Feed station 2 was at the top of the Bwlch and was sorely needed. Rob's rear wheel had developed a bad buckle and needed some attention. Whilst he set about tweaking the spokes for the 40mph+ descents, I fetched bottles and cakes. A rider at the cake table was asking for energy bars and the Welsh volunteer was informing him in cheerful musical Welsh "I don't know about energy bars, but there are lots of cakes here" gesturing to the mountain of apple pies in between the two men.  The cyclist repeated his question several times in some way trying to convey the concept of an energy bar in case there was some kind of communication breakdown and I saw the volunteer innocently point at the bananas ("they come in wrappers if you want wrappers" - presumably). I recalled last year where the Dragon had supplied energy gels and I had greedily gobbled up too many and given myself an upset stomach. I wasn't missing that.
I will however recommend the bags of white powder I brought along for the ride! Now, I don't subscribe to doping, but some legal chemical assistance can prove invaluable. After suffering from cramp deep in my quads last year, I pushed the boat out last week and spent a few quid on a bottle of powdered electrolyte energy fuel. This I poured into my water bottles from my pre-measured bags at each feed stop. Not one twinge of cramp the whole way round.

From the beginning of that climb to the next feed station is where the organisers had hidden most of the climbing. Before climbing the Rhigos I noticed Rob Penn's bike lying on a grass verge as we zoomed past. He emerged from the hedgerow, rearranging his lycra shorts. For some reason I thought this would be a great time to be sociable and shouted "Hi Rob!" As we rolled past. I am pleased to report that Rob looked as thought-disordered and haggard as the rest of us, his thousand-yard stare unbroken by my fleeting greeting.

The rain held off long enough to allow us a fast descent off Rhigos, which has to be the best stretch of road to descend on in the whole route. The Dragon has a lot of very exciting descents, but the visibility and gentle curvature of the road down the Rhigos is a joy to ride. But once that was done the heavens opened.

Inadequately dressed as we were, the rain actually turned the Dragon Ride on its head; When the climb out of Neath arrived it was pouring down, and due to this I was bitterly cold. The climb slowed us down and warmed us up, which is just what we needed. It was still hard, but at least there was solace to be found on the incline.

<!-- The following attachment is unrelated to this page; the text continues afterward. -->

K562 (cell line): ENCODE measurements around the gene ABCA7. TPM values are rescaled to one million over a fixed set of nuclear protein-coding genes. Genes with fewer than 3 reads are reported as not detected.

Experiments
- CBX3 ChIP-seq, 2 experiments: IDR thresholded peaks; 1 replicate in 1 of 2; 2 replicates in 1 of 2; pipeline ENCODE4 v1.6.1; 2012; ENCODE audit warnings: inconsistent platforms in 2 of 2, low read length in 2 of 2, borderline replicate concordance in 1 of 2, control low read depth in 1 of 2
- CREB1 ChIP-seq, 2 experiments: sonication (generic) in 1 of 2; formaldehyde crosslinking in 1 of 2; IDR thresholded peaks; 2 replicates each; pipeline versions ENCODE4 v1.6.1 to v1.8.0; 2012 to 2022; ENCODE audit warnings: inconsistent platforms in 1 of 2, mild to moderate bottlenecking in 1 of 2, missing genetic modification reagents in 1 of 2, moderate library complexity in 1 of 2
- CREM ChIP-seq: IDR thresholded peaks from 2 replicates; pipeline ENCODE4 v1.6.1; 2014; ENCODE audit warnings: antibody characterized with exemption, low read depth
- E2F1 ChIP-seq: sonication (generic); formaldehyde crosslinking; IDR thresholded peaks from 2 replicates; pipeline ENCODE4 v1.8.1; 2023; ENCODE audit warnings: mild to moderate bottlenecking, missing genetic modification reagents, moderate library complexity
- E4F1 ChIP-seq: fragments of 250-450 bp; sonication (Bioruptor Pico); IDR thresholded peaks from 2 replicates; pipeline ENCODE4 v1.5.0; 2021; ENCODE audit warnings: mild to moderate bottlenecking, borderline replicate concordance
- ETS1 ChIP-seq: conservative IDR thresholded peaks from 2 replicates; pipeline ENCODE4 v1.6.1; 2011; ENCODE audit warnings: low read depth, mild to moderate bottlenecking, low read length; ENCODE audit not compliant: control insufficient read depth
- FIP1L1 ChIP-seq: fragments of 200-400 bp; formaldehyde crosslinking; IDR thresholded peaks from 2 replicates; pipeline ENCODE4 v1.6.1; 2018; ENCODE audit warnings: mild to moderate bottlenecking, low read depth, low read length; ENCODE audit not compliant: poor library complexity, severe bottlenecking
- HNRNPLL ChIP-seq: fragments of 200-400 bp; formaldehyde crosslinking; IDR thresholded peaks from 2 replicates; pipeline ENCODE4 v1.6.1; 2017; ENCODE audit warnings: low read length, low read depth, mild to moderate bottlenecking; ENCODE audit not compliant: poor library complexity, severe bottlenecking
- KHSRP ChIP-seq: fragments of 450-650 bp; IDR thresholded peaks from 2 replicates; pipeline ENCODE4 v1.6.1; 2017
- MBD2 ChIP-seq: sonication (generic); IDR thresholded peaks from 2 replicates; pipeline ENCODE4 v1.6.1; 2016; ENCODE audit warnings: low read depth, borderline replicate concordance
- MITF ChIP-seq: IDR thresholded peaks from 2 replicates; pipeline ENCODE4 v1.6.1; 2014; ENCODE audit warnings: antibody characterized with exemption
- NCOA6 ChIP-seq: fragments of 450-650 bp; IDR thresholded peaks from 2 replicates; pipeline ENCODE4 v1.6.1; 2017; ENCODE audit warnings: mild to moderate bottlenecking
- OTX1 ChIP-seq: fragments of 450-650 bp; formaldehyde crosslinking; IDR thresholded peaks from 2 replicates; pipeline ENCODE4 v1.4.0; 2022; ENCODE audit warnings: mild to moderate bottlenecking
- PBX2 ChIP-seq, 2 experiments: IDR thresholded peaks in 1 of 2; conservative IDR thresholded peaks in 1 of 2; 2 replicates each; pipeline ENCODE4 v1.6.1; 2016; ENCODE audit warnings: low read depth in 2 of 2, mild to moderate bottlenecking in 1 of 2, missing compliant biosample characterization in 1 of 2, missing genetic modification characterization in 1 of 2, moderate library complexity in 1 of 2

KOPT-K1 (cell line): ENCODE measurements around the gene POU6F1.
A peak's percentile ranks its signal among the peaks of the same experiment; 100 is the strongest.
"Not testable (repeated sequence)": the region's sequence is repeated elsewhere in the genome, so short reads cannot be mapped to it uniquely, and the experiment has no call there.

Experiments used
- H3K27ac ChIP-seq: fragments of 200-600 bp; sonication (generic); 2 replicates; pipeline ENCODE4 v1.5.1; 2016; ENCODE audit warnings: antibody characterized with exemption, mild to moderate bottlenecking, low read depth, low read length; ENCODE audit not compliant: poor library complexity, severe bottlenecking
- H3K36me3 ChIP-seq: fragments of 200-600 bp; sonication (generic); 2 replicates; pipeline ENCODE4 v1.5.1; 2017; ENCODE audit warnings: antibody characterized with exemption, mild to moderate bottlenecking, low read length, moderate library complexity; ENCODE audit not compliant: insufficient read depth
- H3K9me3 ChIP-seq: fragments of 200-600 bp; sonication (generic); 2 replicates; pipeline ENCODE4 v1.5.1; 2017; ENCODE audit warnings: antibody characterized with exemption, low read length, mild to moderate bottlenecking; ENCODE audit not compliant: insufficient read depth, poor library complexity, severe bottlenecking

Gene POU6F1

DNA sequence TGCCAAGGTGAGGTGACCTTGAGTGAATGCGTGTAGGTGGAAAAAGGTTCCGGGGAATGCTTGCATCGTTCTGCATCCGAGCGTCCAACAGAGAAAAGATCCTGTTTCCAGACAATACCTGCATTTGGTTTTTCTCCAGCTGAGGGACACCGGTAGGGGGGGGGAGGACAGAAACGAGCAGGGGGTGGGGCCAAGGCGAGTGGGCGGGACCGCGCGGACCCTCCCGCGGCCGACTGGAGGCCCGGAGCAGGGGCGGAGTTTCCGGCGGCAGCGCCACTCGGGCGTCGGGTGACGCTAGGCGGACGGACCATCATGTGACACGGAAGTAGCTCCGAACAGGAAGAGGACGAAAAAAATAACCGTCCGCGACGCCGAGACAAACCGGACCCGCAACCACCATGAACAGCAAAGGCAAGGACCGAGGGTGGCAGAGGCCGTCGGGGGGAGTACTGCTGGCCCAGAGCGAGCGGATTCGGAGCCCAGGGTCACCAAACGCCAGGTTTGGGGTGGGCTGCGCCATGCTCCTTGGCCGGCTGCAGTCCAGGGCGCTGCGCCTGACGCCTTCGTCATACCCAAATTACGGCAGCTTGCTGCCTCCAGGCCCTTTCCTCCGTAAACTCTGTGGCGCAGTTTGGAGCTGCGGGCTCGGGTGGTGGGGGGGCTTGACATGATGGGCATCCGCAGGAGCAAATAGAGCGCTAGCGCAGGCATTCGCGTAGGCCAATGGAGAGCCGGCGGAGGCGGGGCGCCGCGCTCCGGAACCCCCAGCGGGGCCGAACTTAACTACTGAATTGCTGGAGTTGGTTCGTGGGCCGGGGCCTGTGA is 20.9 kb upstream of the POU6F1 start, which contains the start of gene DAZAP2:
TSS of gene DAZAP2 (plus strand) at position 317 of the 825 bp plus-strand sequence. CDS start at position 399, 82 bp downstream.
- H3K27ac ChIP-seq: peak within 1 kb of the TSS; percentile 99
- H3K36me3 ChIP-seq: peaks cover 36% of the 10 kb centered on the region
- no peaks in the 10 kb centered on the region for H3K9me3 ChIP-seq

However, upon reaching the top of the hill, the dangers of going downhill in the rain made themselves abundantly clear. When riding a bike with contact surfaces to the road smaller than a postage stamp, braking has to be done carefully in the best of conditions. But with the roads slick and greasy and some descents so steep it was barely possible to stop the bike from gaining speed, riding became a study in self-preservation and careful bike handling.

The increased downhill speed also increased the blast of rain, cooling us rapidly as we whipped along the flats and painstakingly braked down the slopes. Some riders, most likely the ones who have not fallen and injured themselves before, rode downhill as if the Dragon was a closed road event, which sent chills down my spine as I watched them hurtle past driveways and blind junctions.

Neil had been making good use of the several hours he had waiting for us to get back...

And so I found myself repeating my mantra of misery whilst we flew along towards our second and final Bwlch ascent. We climbed inside ourselves, barely experiencing anything more than pain and weariness, reminding each other to drink as it is easy to forget when in the rain.
After more ascents on drying roads, we finally hit the 10km to go marker and decided to dump our remaining energy into attacking the rest of the course with everything we had left. We rode well and managed to complete the final time check only 3 minutes behind the fastest recorded rider on this section! The finish line surprised me, when riding through I found I was welling up! The sustained effort and sense of achievement was such that it had reduced me to tears. It was the best and hardest sportive I have ever taken part in.